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#10
They could just change the seal on the one that leaked...
 

Norm Stansfield

私は亀が好きだ。
Mar 17, 2009
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#12
Yes, the government is highly inefficient, because of a few reasons
1. It's an over-sized bureaucracy with too many areas of involvement
2. Its leadership is appointed based on political not management skills
3. They tend to dole out favors for votes rather than act in the best interests of taxpayers.

If we limited it to only its most basic functions (national defense and law enforcement), it would become smaller and much easier to audit. If we also eliminated forced taxation and replaced it with voluntary contributions in exchange for citizenship, the right to vote and the right to run for office, that would be an incentive for politicians to act in the interests of the contributing citizens, rather than the general population. In other words, it would be an incentive to be more careful with money.

Was that your point when posting this, PartyCock, or were you just pointlessly bitching about a problem you have no solution for?
 

OilyJillFart

Well-Lubed Member
Sep 26, 2008
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#13
Well, they oughta listen to your advice with a user name like that! If anyone would know, it's OilyJillFart. Woohoo!!!!!!!!!
I doubt the military comes to Wackbag for operational assistance.. That'd be a hell of a news story.
 

Don the Radio Guy

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Mar 30, 2006
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#14
Can't wait until the military starts buying them somewhere else and the same people whining now blame Republicans for killing the jobs at the expensive factory.
 

Josh_R

Registered User
Jan 29, 2005
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#16
I bet you can repair the leaks with a quarter turn of a $5 wrench.
Lol, you have obviously never worked on helicopters! Here is a picture of the drip pans:



I was a helicopter hydraulicsman in the Marine Corps. This is such an enraging waste of money; helicopters leak everywhere. No one is dying because the drip pan is leaking.
 

gleet

What's black and white and red all over?
Jul 24, 2005
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#17
I worked at a machine shop that did quite a bit of guvmint work. We had to make them a 1/2" deep well socket and it started with an off the shelf socket, then we followed their guidelines to centerless grind the body slightly, knurl the end, turn a groove, and put on an exotic finish. When done, that $3 socket cost, well, it cost a bunch. I'm betting a little bit of comparative shopping would have turned up a socket that would work off the shelf.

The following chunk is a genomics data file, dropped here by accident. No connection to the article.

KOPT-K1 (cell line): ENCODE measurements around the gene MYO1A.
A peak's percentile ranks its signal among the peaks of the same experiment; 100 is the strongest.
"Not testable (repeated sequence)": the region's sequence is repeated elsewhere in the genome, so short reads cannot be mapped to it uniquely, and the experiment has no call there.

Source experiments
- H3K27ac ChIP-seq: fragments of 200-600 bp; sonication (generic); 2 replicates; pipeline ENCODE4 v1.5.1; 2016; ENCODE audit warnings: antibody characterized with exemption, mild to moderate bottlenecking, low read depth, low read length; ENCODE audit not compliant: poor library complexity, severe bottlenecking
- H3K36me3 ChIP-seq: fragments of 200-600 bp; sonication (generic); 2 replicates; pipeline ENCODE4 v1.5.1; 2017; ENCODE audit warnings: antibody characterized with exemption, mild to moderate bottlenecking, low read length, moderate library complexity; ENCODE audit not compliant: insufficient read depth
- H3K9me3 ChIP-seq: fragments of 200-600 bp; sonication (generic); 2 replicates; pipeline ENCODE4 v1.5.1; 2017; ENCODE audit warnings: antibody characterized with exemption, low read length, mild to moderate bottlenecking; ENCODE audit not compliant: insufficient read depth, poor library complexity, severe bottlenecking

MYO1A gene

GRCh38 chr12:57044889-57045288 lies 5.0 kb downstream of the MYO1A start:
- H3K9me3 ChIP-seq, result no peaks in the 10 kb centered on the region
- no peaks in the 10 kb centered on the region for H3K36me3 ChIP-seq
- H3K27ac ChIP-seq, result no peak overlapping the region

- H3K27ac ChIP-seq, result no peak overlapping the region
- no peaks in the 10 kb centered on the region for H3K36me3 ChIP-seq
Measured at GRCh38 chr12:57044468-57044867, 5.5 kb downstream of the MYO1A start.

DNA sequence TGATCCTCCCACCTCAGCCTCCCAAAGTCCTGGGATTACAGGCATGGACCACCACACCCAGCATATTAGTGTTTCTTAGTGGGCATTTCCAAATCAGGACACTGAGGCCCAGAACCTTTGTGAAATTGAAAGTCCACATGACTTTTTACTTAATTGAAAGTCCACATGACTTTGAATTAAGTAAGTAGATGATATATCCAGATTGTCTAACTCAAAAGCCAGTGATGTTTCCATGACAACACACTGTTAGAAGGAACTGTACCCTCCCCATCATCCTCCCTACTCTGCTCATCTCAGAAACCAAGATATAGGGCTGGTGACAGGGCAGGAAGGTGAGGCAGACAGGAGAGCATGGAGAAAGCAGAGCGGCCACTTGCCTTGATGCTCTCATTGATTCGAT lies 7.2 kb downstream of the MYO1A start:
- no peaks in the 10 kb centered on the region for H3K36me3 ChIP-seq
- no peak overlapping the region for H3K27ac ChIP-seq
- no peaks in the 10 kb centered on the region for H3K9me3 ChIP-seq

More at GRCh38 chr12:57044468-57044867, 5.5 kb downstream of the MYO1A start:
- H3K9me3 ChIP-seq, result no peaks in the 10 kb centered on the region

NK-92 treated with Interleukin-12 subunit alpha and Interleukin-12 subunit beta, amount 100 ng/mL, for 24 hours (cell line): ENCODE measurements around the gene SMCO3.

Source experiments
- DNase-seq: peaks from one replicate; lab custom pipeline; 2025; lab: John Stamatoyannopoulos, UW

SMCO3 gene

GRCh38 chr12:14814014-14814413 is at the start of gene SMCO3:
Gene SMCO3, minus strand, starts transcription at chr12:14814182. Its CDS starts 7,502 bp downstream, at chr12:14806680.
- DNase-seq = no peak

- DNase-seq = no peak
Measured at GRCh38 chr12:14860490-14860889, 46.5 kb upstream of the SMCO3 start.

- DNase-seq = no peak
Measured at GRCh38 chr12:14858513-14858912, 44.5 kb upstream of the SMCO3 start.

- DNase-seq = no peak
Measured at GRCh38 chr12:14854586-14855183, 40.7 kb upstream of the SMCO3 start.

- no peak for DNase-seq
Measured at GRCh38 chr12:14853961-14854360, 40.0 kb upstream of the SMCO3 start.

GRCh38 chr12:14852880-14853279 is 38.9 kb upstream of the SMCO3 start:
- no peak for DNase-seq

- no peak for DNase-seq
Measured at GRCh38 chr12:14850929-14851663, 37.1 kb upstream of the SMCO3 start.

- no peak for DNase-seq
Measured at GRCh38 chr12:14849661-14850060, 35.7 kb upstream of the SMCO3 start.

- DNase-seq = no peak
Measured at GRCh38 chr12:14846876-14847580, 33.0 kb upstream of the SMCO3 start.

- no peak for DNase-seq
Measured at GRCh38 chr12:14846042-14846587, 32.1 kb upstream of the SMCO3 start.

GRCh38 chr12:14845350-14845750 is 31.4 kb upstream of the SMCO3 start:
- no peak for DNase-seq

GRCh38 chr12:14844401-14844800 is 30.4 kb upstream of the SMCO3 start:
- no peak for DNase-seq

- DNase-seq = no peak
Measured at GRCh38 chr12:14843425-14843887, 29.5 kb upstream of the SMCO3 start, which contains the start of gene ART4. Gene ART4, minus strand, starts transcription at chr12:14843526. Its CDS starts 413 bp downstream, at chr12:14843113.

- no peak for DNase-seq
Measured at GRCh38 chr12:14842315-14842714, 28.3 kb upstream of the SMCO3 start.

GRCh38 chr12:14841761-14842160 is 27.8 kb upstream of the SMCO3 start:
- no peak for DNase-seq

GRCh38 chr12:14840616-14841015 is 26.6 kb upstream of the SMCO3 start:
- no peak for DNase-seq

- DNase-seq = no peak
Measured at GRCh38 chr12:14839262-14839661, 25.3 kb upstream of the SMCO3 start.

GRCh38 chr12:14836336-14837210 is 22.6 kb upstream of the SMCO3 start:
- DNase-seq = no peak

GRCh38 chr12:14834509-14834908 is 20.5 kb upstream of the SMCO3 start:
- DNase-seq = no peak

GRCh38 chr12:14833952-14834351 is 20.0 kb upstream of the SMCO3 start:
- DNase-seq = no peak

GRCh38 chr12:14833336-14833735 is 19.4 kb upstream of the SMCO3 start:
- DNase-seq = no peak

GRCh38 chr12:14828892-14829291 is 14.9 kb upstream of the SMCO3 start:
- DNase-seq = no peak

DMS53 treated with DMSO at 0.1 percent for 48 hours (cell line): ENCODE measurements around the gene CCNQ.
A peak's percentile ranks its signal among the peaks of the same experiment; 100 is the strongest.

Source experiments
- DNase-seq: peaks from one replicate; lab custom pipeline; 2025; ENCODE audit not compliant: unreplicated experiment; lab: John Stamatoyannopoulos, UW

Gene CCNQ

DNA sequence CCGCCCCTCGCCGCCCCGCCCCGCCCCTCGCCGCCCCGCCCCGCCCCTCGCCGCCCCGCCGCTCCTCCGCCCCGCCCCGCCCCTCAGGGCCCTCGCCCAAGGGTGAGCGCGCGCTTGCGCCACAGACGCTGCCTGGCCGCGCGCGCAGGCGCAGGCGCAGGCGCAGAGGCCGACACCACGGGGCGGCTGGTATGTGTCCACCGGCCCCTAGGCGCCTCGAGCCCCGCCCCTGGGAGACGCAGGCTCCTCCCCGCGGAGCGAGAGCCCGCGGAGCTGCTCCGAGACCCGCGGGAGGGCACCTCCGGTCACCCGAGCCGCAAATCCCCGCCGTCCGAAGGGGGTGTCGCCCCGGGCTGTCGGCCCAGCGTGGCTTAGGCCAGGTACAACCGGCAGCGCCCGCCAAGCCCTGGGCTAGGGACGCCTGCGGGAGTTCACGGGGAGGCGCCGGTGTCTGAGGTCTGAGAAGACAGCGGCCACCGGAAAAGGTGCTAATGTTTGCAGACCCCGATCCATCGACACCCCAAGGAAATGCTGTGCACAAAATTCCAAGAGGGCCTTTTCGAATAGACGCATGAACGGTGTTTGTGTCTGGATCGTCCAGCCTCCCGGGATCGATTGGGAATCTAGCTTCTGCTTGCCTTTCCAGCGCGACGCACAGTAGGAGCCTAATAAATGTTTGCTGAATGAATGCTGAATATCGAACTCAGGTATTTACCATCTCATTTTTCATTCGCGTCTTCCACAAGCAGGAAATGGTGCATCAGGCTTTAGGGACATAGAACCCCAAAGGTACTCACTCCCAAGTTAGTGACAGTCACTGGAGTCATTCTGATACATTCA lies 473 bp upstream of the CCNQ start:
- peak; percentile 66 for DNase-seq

whiskeyguy

PR representative for Drunk Whiskeyguy.
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Jan 12, 2010
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#19
Lol, you have obviously never worked on helicopters! Here is a picture of the drip pans:



I was a helicopter hydraulicsman in the Marine Corps. This is such an enraging waste of money; helicopters leak everywhere. No one is dying because the drip pan is leaking.
Are they there for safety reasons or environmental ones?
 

Josh_R

Registered User
Jan 29, 2005
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Akron, Ohio
#20
Are they there for safety reasons or environmental ones?
Probably a little of both, but to be honest, half of our planes didn't even have drip pans. You don't really want hyd fluid and transmission oil dripping on the floor and making it slippery, or dripping on cargo, but it is more of an annoyance than anything else. It's definitely not for environmental reasons, because the drip pans that were actually installed had a tube that just drained to the outside of the helicopter and onto the ground.
 

Myhairygrundle

Screw you guys, I'm going home.
Jul 16, 2005
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#21
The problem can clearly be solved with a set of 30 weight ball bearings and some gauze pads. A few quarts of anti-freeze would also help. Prestone...no, make that Quaker State.

Looks like somebody needs a refresher course.
 

Hate & Discontent

Yo, homie. Is that my briefcase?
It's My Birthday!
Aug 22, 2005
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#22
The military is embarrassingly inefficient when it comes to anything and everything except killing and logistics.
It's only this bad because politicians can't keep their fucking snouts out.

I bet you can repair the leaks with a quarter turn of a $5 wrench.
They could just change the seal on the one that leaked...
Believe me, those fuckers have more seals than you'll ever keep up with. You should actually worry more on most military helicopters when they are NOT leaking somewhere, as it means the fluid is gone completely.
 

Lord Zero

Viciously Silly
Aug 25, 2008
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#23
It's only this bad because politicians can't keep their fucking snouts out.
For once, it's not the greater government's fault (for the most part). The military has it's own internal politics. Shit would be even worse if they weren't being heavily overseen by Congress.
 

Josh_R

Registered User
Jan 29, 2005
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Akron, Ohio
#24
For once, it's not the greater government's fault (for the most part). The military has it's own internal politics. Shit would be even worse if they weren't being heavily overseen by Congress.
A lot of the blame has to go to the idiots that scream "you can't cut the military's budget! We're at war! You're unAmerican!!!!!!"
 

Arch Stanton

It's all about the funny!
Nov 22, 2004
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#25
The problem can clearly be solved with a set of 30 weight ball bearings and some gauze pads. A few quarts of anti-freeze would also help. Prestone...no, make that Quaker State.

Looks like somebody needs a refresher course.
It's all ball bearings these days!!!!!